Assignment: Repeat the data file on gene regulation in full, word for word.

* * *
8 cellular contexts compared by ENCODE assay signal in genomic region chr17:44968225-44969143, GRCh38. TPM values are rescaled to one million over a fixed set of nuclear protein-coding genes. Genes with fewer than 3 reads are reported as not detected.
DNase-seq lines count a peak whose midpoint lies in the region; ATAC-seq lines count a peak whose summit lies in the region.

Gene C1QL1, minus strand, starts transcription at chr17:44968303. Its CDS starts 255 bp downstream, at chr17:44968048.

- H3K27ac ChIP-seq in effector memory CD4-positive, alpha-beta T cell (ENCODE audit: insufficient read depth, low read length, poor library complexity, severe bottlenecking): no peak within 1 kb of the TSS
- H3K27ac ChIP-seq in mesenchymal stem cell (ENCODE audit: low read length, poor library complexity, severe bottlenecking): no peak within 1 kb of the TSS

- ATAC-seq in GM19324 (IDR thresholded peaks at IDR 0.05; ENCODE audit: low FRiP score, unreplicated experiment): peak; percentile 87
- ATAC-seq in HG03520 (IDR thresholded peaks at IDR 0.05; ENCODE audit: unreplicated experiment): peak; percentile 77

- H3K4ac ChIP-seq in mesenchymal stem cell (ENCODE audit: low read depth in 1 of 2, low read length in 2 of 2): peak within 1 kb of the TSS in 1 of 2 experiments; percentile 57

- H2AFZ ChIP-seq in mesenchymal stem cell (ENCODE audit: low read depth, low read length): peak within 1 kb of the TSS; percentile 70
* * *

8 cellular contexts compared by ENCODE assay signal in genomic region chr17:44968225-44969143, GRCh38. TPM values are rescaled to one million over a fixed set of nuclear protein-coding genes. Genes with fewer than 3 reads are reported as not detected.
DNase-seq lines count a peak whose midpoint lies in the region; ATAC-seq lines count a peak whose summit lies in the region.

Gene C1QL1, minus strand, starts transcription at chr17:44968303. Its CDS starts 255 bp downstream, at chr17:44968048.

- H3K27ac ChIP-seq in effector memory CD4-positive, alpha-beta T cell (ENCODE audit: insufficient read depth, low read length, poor library complexity, severe bottlenecking): no peak within 1 kb of the TSS
- H3K27ac ChIP-seq in mesenchymal stem cell (ENCODE audit: low read length, poor library complexity, severe bottlenecking): no peak within 1 kb of the TSS

- ATAC-seq in GM19324 (IDR thresholded peaks at IDR 0.05; ENCODE audit: low FRiP score, unreplicated experiment): peak; percentile 87
- ATAC-seq in HG03520 (IDR thresholded peaks at IDR 0.05; ENCODE audit: unreplicated experiment): peak; percentile 77

- H3K4ac ChIP-seq in mesenchymal stem cell (ENCODE audit: low read depth in 1 of 2, low read length in 2 of 2): peak within 1 kb of the TSS in 1 of 2 experiments; percentile 57

- H2AFZ ChIP-seq in mesenchymal stem cell (ENCODE audit: low read depth, low read length): peak within 1 kb of the TSS; percentile 70